Indonesia and Egypt separated at birth? No, just completely separate.
Indonesia and Egypt are large. They're Muslim. They've thrown off long-standing dictators. These similarities aren't particularly meaningful.
(Page 3 of 3)
The mercurial Habibie defied the military and set the stage for the independence of tiny East Timor. By June of 1999 the country had held its first free legislative elections since 1955. The result? The dominance of secular parties in the new legislature (among them Soeharto's Golkar, which unlike Mubarak's NDP was not outlawed). Islamist parties took about 35 percent of the vote (compared to the over 70 percent Islamist groups won in Egypt's just completed parliamentary election.)Skip to next paragraph
The recidivism rate of former Guantánamo prisoners is really low – and falling (+video)
Liz Wahl: Russia Today anchor quits on air as cold war rhetoric heats up (+video)
A look at Ukraine's economic hole
'Ukraine is game to you?' It shouldn't be.
A piece of news that should have Vladimir Putin grinning
Subscribe Today to the Monitor
Indonesia did experience years of upheaval, with some horrific religious wars in Maluku and parts of Sulawesi. Egypt, too, could face religious conflict as Sidel suggests. But Sidel is wrong to see "many parallels" between the war in Maluku, which was as much about cultural clashes between economic migrants and longstanding residents as it was about faith, and the recent killing of Coptic protesters by Egypt's military during a protest outside the state TV building in Cairo.
The nature of communal religious tensions between Christians and Muslims in Egypt is far different from those in Indonesia, which is also a dramatically more religious and culturally diverse place. Exhibit A might be Abdurrahman Wahid, Habibie's successor. Mr. Wahid was the hereditary head of a mass organization called the Nahdlatul Ulama, or roughly "The Revival of Muslim scholars." His National Awakening Party won 12.5 percent of the vote in the first post-Soeharto elections, making it the biggest "Islamist" party in Parliament (compare that to Egypt, where the Muslim Brotherhood is the single largest party in Parliament, with about 48 percent of the seats).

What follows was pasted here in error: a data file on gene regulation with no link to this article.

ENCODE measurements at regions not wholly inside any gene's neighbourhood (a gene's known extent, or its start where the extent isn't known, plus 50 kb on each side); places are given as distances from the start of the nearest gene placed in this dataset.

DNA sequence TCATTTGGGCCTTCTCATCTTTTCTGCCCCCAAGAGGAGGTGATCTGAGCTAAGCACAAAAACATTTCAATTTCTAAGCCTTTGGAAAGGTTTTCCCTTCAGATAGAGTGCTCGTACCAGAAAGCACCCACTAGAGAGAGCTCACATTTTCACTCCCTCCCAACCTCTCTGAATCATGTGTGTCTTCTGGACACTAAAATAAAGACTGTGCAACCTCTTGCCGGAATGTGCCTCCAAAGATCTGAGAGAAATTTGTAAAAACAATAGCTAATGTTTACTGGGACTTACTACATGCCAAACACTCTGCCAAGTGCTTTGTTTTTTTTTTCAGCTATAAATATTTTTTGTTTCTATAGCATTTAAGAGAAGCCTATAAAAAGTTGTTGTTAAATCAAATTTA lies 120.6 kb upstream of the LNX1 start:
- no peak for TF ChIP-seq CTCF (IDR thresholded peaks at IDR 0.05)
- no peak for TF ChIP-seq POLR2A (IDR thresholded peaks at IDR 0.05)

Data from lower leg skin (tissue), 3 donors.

But Sidel suggests that Wahid's success parallels the Egyptian experience so far. But Mr. Wahid is a brand of "Islamist" that almost no one in Egypt would recognize. He was a long term defender of religious pluralism, the right of Muslims to convert to other faiths (most Brotherhood members would be uncomfortable with this). He made a habit of meditating and communing with the Javanese spirits for guidance (the average Brother's discomfort would shoot to horror at this point) and he once told eminent Indonesianist William Liddle that his favorite book was My Name is Asher Lev, Chaim Potok's allegory about a descendant of a long line of rabbis struggling to reconcile modernity and faith. Potok is not generally found on Brotherhood reading lists.
Sidel concludes his piece by suggesting that Egypt could very well follow the footsteps of Indonesia, which has prospered mightily since the fall of Soeharto, and forged a much more open and responsive political culture than had ever been possible there. Let's hope he's right. But Indonesia, with its dramatically different culture, economic standing, and results in early elections, teaches us nothing about what's coming next in Egypt.